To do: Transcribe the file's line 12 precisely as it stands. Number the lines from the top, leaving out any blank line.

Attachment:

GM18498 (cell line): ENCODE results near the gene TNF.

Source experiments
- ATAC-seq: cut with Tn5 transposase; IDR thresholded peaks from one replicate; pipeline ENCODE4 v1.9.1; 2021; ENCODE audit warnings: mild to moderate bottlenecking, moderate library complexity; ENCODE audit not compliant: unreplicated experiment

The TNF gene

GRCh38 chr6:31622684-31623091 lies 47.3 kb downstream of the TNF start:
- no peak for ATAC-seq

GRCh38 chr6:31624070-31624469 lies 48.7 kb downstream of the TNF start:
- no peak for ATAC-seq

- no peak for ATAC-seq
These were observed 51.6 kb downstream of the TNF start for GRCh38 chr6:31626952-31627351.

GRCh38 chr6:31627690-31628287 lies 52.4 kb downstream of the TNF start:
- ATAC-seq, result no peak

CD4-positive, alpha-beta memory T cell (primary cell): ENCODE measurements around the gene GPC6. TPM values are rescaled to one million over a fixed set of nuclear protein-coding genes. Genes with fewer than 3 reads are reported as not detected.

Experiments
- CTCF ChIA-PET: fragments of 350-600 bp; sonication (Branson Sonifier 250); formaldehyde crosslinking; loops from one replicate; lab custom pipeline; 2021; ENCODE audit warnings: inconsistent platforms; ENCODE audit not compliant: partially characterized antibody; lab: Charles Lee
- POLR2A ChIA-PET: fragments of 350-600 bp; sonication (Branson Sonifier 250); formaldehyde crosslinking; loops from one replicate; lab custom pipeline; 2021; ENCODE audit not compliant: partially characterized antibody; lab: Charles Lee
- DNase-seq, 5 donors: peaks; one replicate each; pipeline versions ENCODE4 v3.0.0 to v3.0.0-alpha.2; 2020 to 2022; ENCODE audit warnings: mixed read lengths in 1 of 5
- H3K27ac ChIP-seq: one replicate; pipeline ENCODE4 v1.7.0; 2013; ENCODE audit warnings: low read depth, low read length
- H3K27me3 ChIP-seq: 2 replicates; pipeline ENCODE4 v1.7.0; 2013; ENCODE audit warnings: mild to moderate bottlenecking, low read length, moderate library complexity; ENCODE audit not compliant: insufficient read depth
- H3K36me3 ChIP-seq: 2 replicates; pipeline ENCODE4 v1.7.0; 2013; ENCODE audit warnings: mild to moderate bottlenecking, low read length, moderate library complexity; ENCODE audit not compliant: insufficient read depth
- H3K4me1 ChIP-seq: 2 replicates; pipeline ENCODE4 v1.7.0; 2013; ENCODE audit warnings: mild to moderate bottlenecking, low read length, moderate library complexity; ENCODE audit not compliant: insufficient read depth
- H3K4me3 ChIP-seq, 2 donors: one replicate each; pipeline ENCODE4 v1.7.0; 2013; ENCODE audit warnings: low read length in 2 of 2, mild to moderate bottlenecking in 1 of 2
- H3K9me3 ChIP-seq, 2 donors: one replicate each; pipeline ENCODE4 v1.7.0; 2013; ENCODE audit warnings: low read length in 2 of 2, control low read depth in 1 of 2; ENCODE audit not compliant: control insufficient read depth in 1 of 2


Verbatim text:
- ATAC-seq, result no peak